allegiance to a foreign king went against eveything they believed in. The inclusion of the
oath of allegiance was to be a significant contributing factor to the divisions that caused
the civil war.
The second major issue in the Treaty that caused divisions was the partition of the island
into North and South with the north-eastern six counties remaining part of the United
Kingdom. In the eyes of the British government partition had already been established in
the Government of ireland Act 1920 which allowed for the establishemnt of a separate
parliament in Belfast and Dublin. Unionists in the North welcomed this development as
they saw it as protecting the interests of the Unionist majority in the six counties. While
those in Sinn Fein who supported the Treaty saw partition as a temporary measure, those
opposed felt that the Catholic minority in the North were being abandoned and left to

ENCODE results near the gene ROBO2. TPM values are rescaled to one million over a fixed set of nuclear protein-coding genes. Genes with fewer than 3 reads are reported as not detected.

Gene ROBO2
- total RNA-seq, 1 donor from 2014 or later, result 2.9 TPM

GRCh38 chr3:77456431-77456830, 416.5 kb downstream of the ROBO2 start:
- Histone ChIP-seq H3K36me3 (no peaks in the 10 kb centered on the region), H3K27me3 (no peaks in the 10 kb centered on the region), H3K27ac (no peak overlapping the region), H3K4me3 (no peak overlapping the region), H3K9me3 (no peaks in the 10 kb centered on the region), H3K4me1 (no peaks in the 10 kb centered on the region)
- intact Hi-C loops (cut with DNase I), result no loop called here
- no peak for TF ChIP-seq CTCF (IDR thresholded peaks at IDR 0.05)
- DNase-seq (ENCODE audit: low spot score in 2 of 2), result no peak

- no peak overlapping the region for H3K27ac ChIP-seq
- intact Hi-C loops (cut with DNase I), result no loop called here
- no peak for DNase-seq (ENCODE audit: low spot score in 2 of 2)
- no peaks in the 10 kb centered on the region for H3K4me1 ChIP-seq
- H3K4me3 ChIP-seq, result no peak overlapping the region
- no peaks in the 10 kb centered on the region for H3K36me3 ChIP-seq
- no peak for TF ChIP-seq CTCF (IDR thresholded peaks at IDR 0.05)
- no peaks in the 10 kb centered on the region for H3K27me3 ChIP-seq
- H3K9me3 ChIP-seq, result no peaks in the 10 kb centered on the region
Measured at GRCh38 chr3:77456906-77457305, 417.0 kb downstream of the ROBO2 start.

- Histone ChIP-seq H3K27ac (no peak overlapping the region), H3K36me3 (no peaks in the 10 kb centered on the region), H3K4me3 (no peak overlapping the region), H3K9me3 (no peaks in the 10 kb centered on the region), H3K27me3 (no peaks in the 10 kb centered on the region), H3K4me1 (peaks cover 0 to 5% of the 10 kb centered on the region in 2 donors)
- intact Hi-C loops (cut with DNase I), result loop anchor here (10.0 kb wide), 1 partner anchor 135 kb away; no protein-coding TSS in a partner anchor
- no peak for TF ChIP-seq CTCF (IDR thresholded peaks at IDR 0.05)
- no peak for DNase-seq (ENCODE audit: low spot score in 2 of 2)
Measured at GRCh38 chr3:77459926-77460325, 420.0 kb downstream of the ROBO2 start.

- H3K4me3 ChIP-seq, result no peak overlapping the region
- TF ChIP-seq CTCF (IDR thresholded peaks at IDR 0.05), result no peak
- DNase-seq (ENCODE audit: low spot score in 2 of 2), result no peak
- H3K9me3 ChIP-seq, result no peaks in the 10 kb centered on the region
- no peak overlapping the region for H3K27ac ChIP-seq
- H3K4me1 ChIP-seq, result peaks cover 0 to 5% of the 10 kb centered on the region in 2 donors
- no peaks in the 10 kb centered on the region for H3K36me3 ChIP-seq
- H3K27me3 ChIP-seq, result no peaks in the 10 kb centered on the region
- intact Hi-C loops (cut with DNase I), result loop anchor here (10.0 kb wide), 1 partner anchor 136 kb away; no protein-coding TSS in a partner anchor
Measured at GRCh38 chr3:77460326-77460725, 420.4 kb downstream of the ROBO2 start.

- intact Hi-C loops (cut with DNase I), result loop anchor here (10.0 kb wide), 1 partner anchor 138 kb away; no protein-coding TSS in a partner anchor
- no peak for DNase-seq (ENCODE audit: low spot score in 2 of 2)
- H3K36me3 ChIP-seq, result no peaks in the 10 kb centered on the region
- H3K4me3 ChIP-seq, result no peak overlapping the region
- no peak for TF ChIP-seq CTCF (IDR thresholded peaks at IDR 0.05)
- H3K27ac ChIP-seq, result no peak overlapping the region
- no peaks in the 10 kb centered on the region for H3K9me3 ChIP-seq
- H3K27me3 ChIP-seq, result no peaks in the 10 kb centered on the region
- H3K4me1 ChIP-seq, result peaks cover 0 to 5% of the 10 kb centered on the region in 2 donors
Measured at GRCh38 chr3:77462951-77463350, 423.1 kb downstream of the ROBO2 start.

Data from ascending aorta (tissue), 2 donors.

suffer Unionist domination and sectarian attacks.
The nationalist movement included a wide variety of people from many different
backgrounds and many different social classes, all with their own view of what Irish
independence should mean. From the...

Find Another Essay On "To what extent was the Irish Civil War a result of the Anglo Irish Treaty" - History Class - Essay

To what extent was the Civil War an important watershed in US social and economic history?

1749 words - 7 pages wounded. The Union army with more soldier and resources eventuallyovercame the Confederate army. On April 9, 1865, General Lee surrendered his Confederate troops. The war was over. Five days after the surrender treaty was signed, President Abraham Lincoln was assassinated by a Southern sympathiser.On Dec 6th 1865 The thirteenth amendment to the constitution of the united states is ratified. (It had been passed by congress on Jan 31st)The civil war was

'The Last September is about the ambivalence of the Anglo-Irish as Ireland was about to become an independent state.' Discuss